Hello fellow percussionists and music educators!
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My name is Jim McCarthy, & I'm going to show you how to get a wide range of mallets for various tone colours - and WITHOUT spending much cash at all! To find out how, just read through to the bottom of this page.
You will discover:
- How to choose different yarns for durability and different sounds. (pg 15)
- How to wind and sew off mallets in certain ways to achieve differences in sound and rigidity. (pg 16-20)
- How to create the "TWO-TONE" mallet cores that commercial companies advertise as a feature.(pg 12-13)
- Inexpensive everyday items you can use for mallet cores, which last a long time and require little or no modification. (pg5-6)
- How to make Shafts for your mallets which are suitable for the instrument and mallet head. (pg 4,8,9)
- How to repair broken handles without replacing the whole mallet, & how to reinforce the shafts so they don't break in crucial moments of performance. (pg 21-22)
- The little known technique, that will make your mallets sound rounder and more musical than even most commercial mallets. (pg 7)
So Let's compare the cost of commercial mallets with ones you make yourself!
When you make your own mallets, the cost of the various mallet parts may vary a little depending on what variations you use and of course simply from one store to another! The parts of the mallets though will cost you a whole lot less than buying them commercially. Let's have a look at some examples:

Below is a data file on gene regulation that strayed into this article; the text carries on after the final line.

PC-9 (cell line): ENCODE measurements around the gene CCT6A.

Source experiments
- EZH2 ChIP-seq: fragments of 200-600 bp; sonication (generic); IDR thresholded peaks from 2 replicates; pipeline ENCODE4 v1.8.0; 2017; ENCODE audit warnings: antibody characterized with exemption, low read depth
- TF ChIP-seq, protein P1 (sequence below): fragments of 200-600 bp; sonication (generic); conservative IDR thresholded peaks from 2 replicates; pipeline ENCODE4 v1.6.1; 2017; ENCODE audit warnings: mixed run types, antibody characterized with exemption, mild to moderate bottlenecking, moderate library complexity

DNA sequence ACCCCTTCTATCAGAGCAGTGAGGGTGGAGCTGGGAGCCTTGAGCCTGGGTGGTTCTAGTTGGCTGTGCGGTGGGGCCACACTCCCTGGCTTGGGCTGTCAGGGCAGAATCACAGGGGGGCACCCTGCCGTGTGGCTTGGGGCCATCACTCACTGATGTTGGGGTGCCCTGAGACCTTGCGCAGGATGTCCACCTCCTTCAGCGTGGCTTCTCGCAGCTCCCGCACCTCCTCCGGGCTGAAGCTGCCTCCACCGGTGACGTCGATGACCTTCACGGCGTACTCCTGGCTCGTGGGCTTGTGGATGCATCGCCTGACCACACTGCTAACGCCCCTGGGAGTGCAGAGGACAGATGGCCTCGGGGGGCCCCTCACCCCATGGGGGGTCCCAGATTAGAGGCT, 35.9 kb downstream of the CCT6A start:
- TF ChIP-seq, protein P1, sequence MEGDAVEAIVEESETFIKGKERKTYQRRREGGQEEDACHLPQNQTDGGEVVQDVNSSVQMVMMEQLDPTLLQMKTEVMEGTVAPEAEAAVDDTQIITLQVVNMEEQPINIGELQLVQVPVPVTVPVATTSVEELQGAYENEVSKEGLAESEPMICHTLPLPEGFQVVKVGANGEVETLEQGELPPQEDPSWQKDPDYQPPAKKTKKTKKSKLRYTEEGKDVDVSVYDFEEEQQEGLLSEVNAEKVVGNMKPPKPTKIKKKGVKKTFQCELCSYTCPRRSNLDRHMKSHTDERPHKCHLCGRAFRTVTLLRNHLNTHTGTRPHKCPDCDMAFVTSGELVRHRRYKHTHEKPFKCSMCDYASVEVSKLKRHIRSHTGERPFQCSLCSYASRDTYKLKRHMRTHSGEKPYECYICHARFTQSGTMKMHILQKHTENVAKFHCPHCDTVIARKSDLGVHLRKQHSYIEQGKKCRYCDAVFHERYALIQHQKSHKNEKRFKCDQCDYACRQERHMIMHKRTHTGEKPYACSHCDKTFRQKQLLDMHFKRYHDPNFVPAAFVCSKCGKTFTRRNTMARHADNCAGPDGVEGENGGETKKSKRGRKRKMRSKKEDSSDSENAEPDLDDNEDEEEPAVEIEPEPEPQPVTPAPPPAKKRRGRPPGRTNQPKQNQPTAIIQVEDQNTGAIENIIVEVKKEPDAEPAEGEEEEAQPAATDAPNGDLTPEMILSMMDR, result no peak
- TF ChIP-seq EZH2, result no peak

|Cane Shafts||$ 3.00 per pair|
|Wood Shafts||$ 1.18 per pair|
|Windings vary from none - to cheaper small windings - to more expensive and bigger windings.||$ 1.00 per pair|
$ 0.25 per pair
|Cores also vary from one type to another. Here are the estimated ranges.||$ 6.00 per pair|
$ 1.00 per pair
|MISC. (Like glue etc)|
|The cost of this is virtually nothing. You get one tube and it can last you years and hundreds of mallets!||$ 0.20 per pair|
|TOTAL - BETWEEN||$ 2.63 & $10.20 per pair|
Let me tell you the story... of how the mallet making guide came about...
You see, I used to be much like many of you. I was a student percussionist with a passion for keyboard percussion. Eventually I got through a couple of music degrees and went on to teach in schools, where the problem of mallet expense is multiplied by the class size! But more on that later...